In applications design, TLS is usually implemented on top of any of the Transport Layer protocols, encapsulating the application-specific protocols such as HTTP,FTP, SMTP, NNTP and XMPP. Historically it has been used primarily with reliable transport protocols such as the Transmission Control Protocol (TCP). However, it has also been implemented with datagram-oriented transport protocols, such as the User Datagram Protocol (UDP) and the Datagram Congestion Control Protocol(DCCP), usage which has been standardized independently using the term Datagram Transport Layer Security (DTLS).

A prominent use of TLS is for securing World Wide Web traffic carried by HTTP to form HTTPS. Notable applications are electronic commerce and asset management. Increasingly, the Simple Mail Transfer Protocol (SMTP) is also protected by TLS . These applications use public key certificates to verify the identity of endpoints.

TLS can also be used to tunnel an entire network stack to create a VPN, as is the case with OpenVPN. Many vendors now marry TLS's encryption and authentication capabilities with authorization. There has also been substantial development since the late 1990s in creating client technology outside of the browser to enable support for client/server applications. When compared against traditional IPsec VPN technologies, TLS has some inherent advantages in firewall and NATtraversal that make it easier to administer for large remote-access populations.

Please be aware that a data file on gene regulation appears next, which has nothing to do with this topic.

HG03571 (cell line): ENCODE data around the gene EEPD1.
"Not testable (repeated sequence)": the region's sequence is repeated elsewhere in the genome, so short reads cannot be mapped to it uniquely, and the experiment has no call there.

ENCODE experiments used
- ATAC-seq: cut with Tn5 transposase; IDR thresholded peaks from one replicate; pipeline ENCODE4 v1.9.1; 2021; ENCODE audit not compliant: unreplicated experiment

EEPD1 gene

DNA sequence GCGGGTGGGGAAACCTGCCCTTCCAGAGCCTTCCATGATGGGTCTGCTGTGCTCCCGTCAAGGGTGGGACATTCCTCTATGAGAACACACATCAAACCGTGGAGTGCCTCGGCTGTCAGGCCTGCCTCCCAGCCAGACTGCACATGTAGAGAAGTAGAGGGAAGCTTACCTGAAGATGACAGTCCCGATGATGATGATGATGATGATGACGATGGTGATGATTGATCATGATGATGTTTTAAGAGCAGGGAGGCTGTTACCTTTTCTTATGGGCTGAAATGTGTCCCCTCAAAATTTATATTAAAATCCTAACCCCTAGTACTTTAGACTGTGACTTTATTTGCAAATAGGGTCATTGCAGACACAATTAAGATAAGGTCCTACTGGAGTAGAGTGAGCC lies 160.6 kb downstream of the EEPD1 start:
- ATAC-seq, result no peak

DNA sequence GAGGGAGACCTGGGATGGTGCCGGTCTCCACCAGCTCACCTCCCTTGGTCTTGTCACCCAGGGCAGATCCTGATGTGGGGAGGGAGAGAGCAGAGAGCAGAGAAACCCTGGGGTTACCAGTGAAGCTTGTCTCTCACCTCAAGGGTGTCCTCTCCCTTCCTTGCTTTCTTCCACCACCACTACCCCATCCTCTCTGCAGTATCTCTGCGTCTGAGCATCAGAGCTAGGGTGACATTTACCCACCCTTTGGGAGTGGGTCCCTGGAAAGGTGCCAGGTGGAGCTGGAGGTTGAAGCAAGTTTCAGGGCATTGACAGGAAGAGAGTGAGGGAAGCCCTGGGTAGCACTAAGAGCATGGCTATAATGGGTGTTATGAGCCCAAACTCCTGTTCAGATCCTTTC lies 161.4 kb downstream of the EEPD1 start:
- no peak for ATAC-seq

TLS is also a standard method to protect Session Initiation Protocol (SIP) application signalling. TLS can be used to provide authentication and encryption of the SIP signalling associated with VoIP and other SIP-based applications.